We perhaps look down on these sort of modern comic magazines because we see them as being less than those we read as children - less stories, more colour pictures filling up the pages, and the titles somehow prostituting themselves with the lure of at least one gift every single issue. My young nephew gets Doctor Who Adventures and I do make a point of looking at it when I get the chance and, like so many other old Doctor Who Weekly readers, I don't think much of it. But then it isn’t aimed at me, it is aimed at him and he likes it.
What to us is the traditional British weekly comic full of picture strips with speech balloons really only gained its dominance after the Second World War and in particular in the early Fifties. Before that what we would think of as the weekly British adventure comics were the story papers. They had pages upon pages of text stories with a couple of spot illustrations per story, and maybe a couple of pages of comic strip to break up the monotony of the solid text. Even the more visual humour titles had text stories in them.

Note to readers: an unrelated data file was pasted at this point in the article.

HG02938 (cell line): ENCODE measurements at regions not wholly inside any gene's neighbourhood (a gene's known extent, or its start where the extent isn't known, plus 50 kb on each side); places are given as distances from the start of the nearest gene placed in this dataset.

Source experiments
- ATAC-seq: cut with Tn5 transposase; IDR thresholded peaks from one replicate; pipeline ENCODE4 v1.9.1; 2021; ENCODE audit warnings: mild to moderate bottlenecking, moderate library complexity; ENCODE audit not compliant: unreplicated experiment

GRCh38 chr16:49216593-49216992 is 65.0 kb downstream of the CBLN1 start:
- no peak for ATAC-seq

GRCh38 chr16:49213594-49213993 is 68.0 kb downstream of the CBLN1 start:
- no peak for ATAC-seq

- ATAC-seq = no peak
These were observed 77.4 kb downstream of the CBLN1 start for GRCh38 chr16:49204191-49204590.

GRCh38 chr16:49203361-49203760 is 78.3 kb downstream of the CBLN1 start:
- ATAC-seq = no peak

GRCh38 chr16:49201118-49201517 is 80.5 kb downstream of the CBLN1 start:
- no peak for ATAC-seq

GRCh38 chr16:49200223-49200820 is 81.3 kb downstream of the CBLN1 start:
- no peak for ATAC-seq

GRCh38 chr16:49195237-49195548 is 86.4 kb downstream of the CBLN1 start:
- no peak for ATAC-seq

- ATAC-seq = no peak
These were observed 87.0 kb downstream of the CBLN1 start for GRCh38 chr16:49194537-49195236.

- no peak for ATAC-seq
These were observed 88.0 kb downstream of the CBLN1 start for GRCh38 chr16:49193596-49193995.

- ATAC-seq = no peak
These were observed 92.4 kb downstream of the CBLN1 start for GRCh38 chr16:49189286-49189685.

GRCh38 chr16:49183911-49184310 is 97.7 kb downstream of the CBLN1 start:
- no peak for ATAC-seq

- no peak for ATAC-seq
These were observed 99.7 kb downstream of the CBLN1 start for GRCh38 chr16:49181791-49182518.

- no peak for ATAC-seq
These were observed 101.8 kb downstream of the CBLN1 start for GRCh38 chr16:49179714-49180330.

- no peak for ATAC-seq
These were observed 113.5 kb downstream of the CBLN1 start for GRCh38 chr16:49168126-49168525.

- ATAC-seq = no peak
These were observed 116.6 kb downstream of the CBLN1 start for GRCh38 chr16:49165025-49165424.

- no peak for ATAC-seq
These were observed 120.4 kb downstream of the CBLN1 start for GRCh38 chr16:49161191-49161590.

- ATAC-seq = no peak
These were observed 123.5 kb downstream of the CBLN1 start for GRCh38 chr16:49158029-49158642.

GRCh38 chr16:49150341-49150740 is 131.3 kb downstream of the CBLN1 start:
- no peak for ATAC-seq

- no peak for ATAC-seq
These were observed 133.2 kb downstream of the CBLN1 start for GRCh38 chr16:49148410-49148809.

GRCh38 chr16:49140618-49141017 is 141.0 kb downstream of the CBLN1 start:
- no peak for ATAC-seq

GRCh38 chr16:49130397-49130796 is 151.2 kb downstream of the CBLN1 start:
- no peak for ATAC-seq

I wonder if back in 1950 there were long standing readers of Amalgamated Press' The Champion or D C Thomson's The Hotspur story papers who looked at the new titles appearing on the newsagent's racks and despaired about this new picture strip format? After all a copy of The Champion with all its text would take quite some time to read through. The copy of a picture strip comic that may be physically larger and be on sale for the same price would just not take as long to read. Time-wise, they provided less entertainment for the same money.
Could it be that the older readers of The Champion, which in 1950 had been in existence for 28 years with characters like footballer Danny Roberts or pilot Rockfist Rogan, looked at the first copy of The Eagle which cost the same amount, three old pence, and wondered why anyone would be taken in by the gloss and colour and some bloke with dodgy eyebrows called Dan Dare?